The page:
So far, pump prices have not affected the price of a pizza
at two Flying Pie Pizzarias in Boise, or what the company
charges for delivery. But that doesn´t mean it won´t
happen, said owner Howard Olivier, adding that the suppliers
of ingredients have added freight surcharges to their contracts
in recent years to cover fuel expenses.
If diesel fuel reaches $2 a gallon (it sells for about $1.81
now), his supplier will add $1.50 to the bill for each delivery.
If gas prices continue to climb, easing the financial strain
on his drivers without boosting pizza prices could mean hiking
the $1.50 delivery charge. Olivier worries that could be a
risky strategy if consumers balk at the higher fee.
We could either raise our delivery charge or stop offering
delivery, Olivier said. There comes a point beyond
which I can´t make magic.
Elsewhere, it´s costing Action Couriers $1,800 a month
more, or almost $12,000 a month, to keep a fleet of 32 vehicles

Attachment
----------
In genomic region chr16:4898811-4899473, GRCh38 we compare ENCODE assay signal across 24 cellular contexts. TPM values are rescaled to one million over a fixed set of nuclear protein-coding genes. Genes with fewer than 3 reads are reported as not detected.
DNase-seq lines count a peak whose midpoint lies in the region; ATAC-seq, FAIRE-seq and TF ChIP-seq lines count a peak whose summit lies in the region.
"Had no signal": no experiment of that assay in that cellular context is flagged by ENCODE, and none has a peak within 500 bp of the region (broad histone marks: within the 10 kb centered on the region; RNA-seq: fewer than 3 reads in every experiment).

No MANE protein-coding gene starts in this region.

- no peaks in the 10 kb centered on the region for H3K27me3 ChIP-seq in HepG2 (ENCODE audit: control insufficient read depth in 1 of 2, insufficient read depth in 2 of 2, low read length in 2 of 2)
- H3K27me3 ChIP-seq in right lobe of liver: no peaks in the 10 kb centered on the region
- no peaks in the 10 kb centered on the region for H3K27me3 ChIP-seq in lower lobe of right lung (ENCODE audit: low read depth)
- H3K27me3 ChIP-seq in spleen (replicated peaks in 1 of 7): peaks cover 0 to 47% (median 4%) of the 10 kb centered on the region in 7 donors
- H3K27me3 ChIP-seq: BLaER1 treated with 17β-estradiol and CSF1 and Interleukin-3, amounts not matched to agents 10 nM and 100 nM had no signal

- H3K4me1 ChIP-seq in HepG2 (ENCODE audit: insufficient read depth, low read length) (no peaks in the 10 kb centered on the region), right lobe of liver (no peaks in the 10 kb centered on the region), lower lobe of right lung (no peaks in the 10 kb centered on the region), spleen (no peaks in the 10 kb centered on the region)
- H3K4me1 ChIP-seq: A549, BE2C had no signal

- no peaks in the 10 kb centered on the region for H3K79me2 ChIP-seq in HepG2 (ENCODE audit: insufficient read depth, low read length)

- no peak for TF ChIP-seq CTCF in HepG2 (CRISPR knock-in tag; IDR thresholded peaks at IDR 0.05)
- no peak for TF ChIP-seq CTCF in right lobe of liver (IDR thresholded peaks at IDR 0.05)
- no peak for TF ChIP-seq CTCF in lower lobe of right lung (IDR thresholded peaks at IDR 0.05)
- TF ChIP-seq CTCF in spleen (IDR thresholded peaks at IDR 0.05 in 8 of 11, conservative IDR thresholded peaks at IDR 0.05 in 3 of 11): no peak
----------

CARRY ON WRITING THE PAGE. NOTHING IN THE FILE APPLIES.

on the road.
A 6 percent fuel surcharge to customers has eased some of
the pain. But with even higher gas prices expected this summer,
layoffs among the company´s 48 employees are a possibility,
says owner Mike McGrath, who doesn´t think his customers
would stand any additional charges.
Our profits have dropped, and we´re potentially
looking at $2-a-gallon prices, McGrath said. At
that point, we would have to make changes structurally. There´s
no way we could continue to operate at those prices.
The Boise School District also is taking a beating on fuel
costs. The district contracts for 130 school buses to ferry
about 6,500 students to and from school each day. It pays